Climate change-fueled flooding could hit Louisiana the hardest. Can it be stopped?

May 31, 2021

The report's findings are supported by Louisiana's Coastal Master Plan, a planned 50-year, $50 billion effort to study the threats of climate change, land loss and implement countermeasures in coastal parishes.

While First Street’s analysis focused solely on residential property damage, the Coastal Master Plan projects that Louisiana's total annual flood damage will increase from $2.7 billion to $12.1 billion over the next half century.

Protecting Louisiana's dissolving coastline is paramount to mitigating the risk, said Jordan Fischbach, director of planning and policy research at The Water Institute of the Gulf, who has assisted with the Master Plan for the past decade.

The state lost 1,900 sq. mi. of marshland between 1932 and 2010, according to the U.S. Geological Survey. Over the next 50 years, the Master Plan predicts the state could lose another 2,250 sq. mi. as sea levels rise between 1-3 feet and stronger hurricanes inundate the coast.

"The coast as we as we knew it decades ago is no longer there. The coast that we know today is not going to be the Louisiana coast that we have in the future," Fischbach said. "So the Master Plan tries to build toward a sustainable coast, while acknowledging that not all areas can be saved."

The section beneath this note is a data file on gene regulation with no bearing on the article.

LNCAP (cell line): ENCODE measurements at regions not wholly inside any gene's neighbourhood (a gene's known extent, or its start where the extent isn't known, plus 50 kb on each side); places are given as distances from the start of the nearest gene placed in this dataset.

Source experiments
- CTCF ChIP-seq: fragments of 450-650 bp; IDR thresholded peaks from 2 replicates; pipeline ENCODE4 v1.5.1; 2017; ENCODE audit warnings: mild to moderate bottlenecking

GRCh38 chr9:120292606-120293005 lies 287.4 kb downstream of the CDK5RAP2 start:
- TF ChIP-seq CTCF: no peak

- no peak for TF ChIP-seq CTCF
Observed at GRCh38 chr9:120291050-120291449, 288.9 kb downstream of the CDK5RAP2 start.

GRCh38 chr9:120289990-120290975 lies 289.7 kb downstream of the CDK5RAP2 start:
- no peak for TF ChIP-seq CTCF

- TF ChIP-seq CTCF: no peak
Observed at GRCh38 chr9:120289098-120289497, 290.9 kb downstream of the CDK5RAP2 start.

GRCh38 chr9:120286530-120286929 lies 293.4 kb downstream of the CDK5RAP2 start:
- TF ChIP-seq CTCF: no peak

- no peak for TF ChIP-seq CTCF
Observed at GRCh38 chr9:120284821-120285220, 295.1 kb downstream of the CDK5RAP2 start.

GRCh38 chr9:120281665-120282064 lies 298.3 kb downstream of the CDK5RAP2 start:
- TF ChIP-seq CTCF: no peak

Island Road is the only road connecting Isle de Jean Charles to the mainland. Residents say it floods at high tide.

While the entirety of the needed $50 billion has not been procured yet, the plan's 124 projects ranging from levees to marsh creation could save or create 800 sq. mi. of coastland. Fischbach said that could reduce the annual flood risk from $12 billion to $3.8 billion by year 50 of the plan.

Further inland, a separate state-led endeavor called the Louisiana Watershed Initiative has allocated $163 million to improve drainage infrastructure and floodplain management north of the coast.

"The question is, do you invest before disasters to make communities more resilient, and reduce these impacts, or do you spend the money post-disaster trying to clean up and rebuild again?" Fischbach said. "Research shows that investments pre-disaster are much more cost effective." Read the full story here.